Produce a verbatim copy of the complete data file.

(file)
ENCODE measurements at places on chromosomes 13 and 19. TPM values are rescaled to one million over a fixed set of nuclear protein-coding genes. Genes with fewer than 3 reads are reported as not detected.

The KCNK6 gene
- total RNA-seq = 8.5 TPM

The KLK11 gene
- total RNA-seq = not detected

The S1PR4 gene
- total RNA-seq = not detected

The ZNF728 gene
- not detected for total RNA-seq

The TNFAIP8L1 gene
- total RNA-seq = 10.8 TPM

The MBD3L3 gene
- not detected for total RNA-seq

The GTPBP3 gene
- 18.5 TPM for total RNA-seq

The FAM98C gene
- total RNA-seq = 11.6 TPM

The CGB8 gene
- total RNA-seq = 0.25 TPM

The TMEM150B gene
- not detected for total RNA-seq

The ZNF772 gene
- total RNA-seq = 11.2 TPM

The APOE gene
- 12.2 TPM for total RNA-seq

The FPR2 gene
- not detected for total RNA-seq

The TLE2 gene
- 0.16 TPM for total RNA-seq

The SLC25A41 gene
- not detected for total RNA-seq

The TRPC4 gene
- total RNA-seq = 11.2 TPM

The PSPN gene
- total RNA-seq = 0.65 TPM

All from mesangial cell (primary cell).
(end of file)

ENCODE measurements at places on chromosomes 13 and 19. TPM values are rescaled to one million over a fixed set of nuclear protein-coding genes. Genes with fewer than 3 reads are reported as not detected.

The KCNK6 gene
- total RNA-seq = 8.5 TPM

The KLK11 gene
- total RNA-seq = not detected

The S1PR4 gene
- total RNA-seq = not detected

The ZNF728 gene
- not detected for total RNA-seq

The TNFAIP8L1 gene
- total RNA-seq = 10.8 TPM

The MBD3L3 gene
- not detected for total RNA-seq

The GTPBP3 gene
- 18.5 TPM for total RNA-seq

The FAM98C gene
- total RNA-seq = 11.6 TPM

The CGB8 gene
- total RNA-seq = 0.25 TPM

The TMEM150B gene
- not detected for total RNA-seq

The ZNF772 gene
- total RNA-seq = 11.2 TPM

The APOE gene
- 12.2 TPM for total RNA-seq

The FPR2 gene
- not detected for total RNA-seq

The TLE2 gene
- 0.16 TPM for total RNA-seq

The SLC25A41 gene
- not detected for total RNA-seq

The TRPC4 gene
- total RNA-seq = 11.2 TPM

The PSPN gene
- total RNA-seq = 0.65 TPM

All from mesangial cell (primary cell).